It is possible that Tabula is based upon “The Game of Thirty Squares”, the same arguments against it apply as Senet, but Thirty Squares does a have a similar board to “Ludus Duodecim Scriptorum”. However it lacks the bar and the similarity of board may just be coincidental.
Footnotes: Suetonius in his “Lives of Caesar” talks about Emperor Claudius(died 54 AD) playing it.  RC Bell states that the book was entirely about Tabula, and cites his source as Suetonius. However according to the 1883 translation of Suetonius work by Alexander Thomson the actual statement was,
“He was fond of gaming, and published a book upon the subject. He even used to play as he rode in his chariot, having the tables so fitted, that the game was not disturbed by the motion of the carriage.”
If we assume by “tables” it is meant the game Tabula then it likely is mentioned in the book, however note the book as whole is not specifically said to be about that one game. Bell states it’s in the National Museum of Wales.  As far as I can tell no English translation of this document exists, so I’m using Bell as a secondary source for this info.  Now I assume in the location of modern day Pakistan.  Bell also accounts some information about the game in Japan, however he doesn’t indicate if this information came from Hun Tsun Sii or from another source.  Does anyone know if Hun Tsun Sii listed any sources ?  Of course this could be due to the fact that while a large amount of historical research has been done in Rome and to a lesser extent the Middle-East/Near-East, the politically unstable condition of the northern India/Pakistan area has meant only a limited amount of research has been possible.  Board is now at the British Museum. Exhibition code M&ME 1883,12-14,7.  Board is now at the British Museum. Exhibition code M&ME 1883,12-14,7.  Sourced from Emery’s Nubian Treasure  Bell refers to Myrine in Asia ????  I’ve been unable to find the original, so again I’m sourcing from Bell.  Bell’s seventh rule, opens with the line “an additional rule not mentioned by classical writers…”, does this indicate that Bell was aware of some other relavent period writings that he doesn’t tell us about ?  After throwing a doublet (i.e both dice the same) you can move as if you got that dices value four times.  All pieces have to be in the last quarter of the board before any piece can bear off.  Sourced from Bell, however I’m not certain if this it true, certainly a number of the later names for the game (tablas, tables,etc.) appear to be derived from tabula, however these could be independant inventions coming from the premise that the game was played on a table.  Sourced from Oxford English Dictionary, Second Edition.  Bell states the original is in the monestary of St. Lorenzo del Escorial.  My understanding is that substantial parts of the manuscript were based on previous arabic works, however no arabic works on the game have been found from this period to the best of my knowledge.  Robert Mannyng’s “Brunne’s Handlyng Synne” in 1303, the OED list cites from 1297, 1300, 1330 and 1386, including one by Chaucer.  Bell says seventeenth century, but it appears he wasn’t aware of the English author Forrest who in his “Grysilde” referred to the game “pastyme at Tables, Tick-tacke or Gleeke” in 1558. See also .  This name is used in the Middle East, Germany and France, and was also used in England for a while, following the principle of an spreading invention keeping it’s name, the name and by deduction the game appeared to have originated in France.  I’ve seen a reference to 16th century book, Panurg’s “Le Tric-trac clericorum”, but I haven’t been able to track this book down.  Several histories of backgammon including that of Bell seem to think Backgammon and tric-trac the same game. But there is clear evidence that they were seperate games, for instance in Sedley’s Bellamira (1687) there is the line “I lost three sets at back-gammon, and a tout at trick-track”.  There are several reference to Irish existing before this new variant, see notes  and .  As far as I can trace the only first edition remaining is at the Harry Ransom Humanities Research Center.  David Jones’ “Wittes pilgrimage” (1605) included the verse,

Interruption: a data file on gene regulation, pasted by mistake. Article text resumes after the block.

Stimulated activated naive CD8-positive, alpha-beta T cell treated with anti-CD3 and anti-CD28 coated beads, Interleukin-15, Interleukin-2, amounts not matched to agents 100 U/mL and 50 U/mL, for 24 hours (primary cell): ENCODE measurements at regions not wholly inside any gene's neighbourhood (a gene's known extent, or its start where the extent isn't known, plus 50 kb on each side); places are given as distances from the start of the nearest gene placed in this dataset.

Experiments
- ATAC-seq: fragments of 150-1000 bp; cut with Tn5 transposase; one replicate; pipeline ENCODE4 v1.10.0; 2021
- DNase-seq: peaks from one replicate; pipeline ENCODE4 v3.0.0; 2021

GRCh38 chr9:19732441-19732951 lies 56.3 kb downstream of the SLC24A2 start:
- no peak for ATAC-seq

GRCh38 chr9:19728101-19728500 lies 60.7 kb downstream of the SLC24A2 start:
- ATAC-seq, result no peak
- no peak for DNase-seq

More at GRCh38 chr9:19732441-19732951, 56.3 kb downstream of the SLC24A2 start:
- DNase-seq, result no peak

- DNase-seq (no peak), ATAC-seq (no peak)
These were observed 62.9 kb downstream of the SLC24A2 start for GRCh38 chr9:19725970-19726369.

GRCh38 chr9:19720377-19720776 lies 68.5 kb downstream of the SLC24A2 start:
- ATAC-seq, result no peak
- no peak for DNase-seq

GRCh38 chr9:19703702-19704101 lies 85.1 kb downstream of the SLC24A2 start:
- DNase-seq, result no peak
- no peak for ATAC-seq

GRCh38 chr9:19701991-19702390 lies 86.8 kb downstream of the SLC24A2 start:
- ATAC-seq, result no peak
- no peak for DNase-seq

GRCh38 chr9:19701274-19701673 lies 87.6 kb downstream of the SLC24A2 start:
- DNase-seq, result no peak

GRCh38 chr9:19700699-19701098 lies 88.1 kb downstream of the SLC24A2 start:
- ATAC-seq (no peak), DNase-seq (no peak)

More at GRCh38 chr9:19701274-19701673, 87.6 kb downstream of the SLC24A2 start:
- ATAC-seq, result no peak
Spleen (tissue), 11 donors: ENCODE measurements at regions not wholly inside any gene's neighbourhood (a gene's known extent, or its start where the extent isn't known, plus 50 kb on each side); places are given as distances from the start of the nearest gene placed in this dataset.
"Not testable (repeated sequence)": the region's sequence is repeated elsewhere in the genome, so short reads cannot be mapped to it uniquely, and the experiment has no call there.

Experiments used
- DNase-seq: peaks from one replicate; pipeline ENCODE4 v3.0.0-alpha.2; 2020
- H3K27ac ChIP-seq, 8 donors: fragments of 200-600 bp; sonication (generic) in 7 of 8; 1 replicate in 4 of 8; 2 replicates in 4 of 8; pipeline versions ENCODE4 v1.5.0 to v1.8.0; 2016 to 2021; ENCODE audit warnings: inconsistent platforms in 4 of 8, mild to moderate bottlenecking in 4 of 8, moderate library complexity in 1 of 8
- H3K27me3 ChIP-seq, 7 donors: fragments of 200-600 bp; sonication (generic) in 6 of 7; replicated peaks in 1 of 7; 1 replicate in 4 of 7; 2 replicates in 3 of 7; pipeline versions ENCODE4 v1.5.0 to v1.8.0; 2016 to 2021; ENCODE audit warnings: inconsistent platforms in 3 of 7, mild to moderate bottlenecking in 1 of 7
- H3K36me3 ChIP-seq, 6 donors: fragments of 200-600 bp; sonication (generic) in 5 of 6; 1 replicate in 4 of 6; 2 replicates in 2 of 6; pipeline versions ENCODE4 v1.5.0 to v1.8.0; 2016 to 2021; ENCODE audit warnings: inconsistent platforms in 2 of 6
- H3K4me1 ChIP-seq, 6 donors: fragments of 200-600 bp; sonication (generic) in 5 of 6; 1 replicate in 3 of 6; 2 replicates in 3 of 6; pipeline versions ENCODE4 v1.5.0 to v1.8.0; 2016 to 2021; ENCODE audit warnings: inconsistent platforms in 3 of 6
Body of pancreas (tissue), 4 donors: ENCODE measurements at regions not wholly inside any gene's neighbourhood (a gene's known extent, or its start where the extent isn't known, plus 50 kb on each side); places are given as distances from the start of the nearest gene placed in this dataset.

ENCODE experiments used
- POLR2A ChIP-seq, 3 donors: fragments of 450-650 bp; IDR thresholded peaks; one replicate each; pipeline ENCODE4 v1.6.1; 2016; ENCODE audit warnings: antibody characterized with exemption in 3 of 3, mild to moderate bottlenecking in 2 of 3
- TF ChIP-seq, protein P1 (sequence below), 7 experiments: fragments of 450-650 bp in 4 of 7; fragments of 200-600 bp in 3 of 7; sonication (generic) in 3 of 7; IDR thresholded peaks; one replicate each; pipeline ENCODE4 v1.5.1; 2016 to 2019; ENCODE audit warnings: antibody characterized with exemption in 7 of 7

The Tables of those Hands LOVES Tables are;
“Hir fingers are the Points, both whitest Ware:
Whose Sides are edged with the sweetest Aire,
So to distinguish them, more sweete, pure, faire!
Tick-tack plaies, or at Queens-game;
But, Irishe hates, for hauing Trickes too blame:
Here Hee casts Doublets, Double Points to take,
(The Hart, and Hand) both which an end do make
Of all LOVES Games, saue when the Vies are paid” Thomas Shadwell’s “The sullen lovers” (1668) Act III,
“I was playing at Back-Gammon for my Dinner, which I won; and from thence we came to five up for half a piece; of the first set I had three for love and lost it: of the second I Gammon’d him, and threw Doublets at last, which you know made four, and lost that too; of the third I won never a Game.”
Note that this is the earliest known use of the word gammon. In 1645 James Howell wrote in his “Letters” (Volume 2, I believe, but I can’t confirm) that “Though you have learnt to play at Baggammon, you must not forget Irish, which is a more serious and solid game.”  For instance in Samuel Pepys’ Diary (1665).  Used in the anonymous “The Dutch Rogue (1683)”, James Howard’s “The English mounsieur” (1674), Sir George Etherege’s “She wou’d if she cou’d” (1671), Thomas Shadwell’s “The miser” (1672)  Including, an Egyptian satirical papyrus (c. 1100 BC), a wall drawing at the tomb of Baqt at Benihasan (c. 2000BC), another in the tomb of Rashepses at Sakkarah(c. 2500BC) and a wall painting in a tavern in Pompeii (c. 70AD). Note that in none of these are we sure of the identity of the game being played.  The first arguement is weaker here, for we have a board of a variant, “Game of Twenty Squares” etched onto a Colossal winged bull from sometime in the 8th century BC and another one from 12th century BC made of ivory.  For instance if one applied the same reasoning elsewhere, we would have that Alquerque is related to Seega.  The 2nd Ed OED’s entry for Gammon is incorrect in listing the earliest use as 1735.  Now in the British Museum, exhibit code EA 10016  Now in the British Museum, exhibit code GR 1897.4-1.996  Sourced from Oswald Jacoby & John Crawford’s “The Backgammon Book”  Source: Ian Riddler’s “When there is no end to a good game” in British Archeology, Issue no 31, February 1998.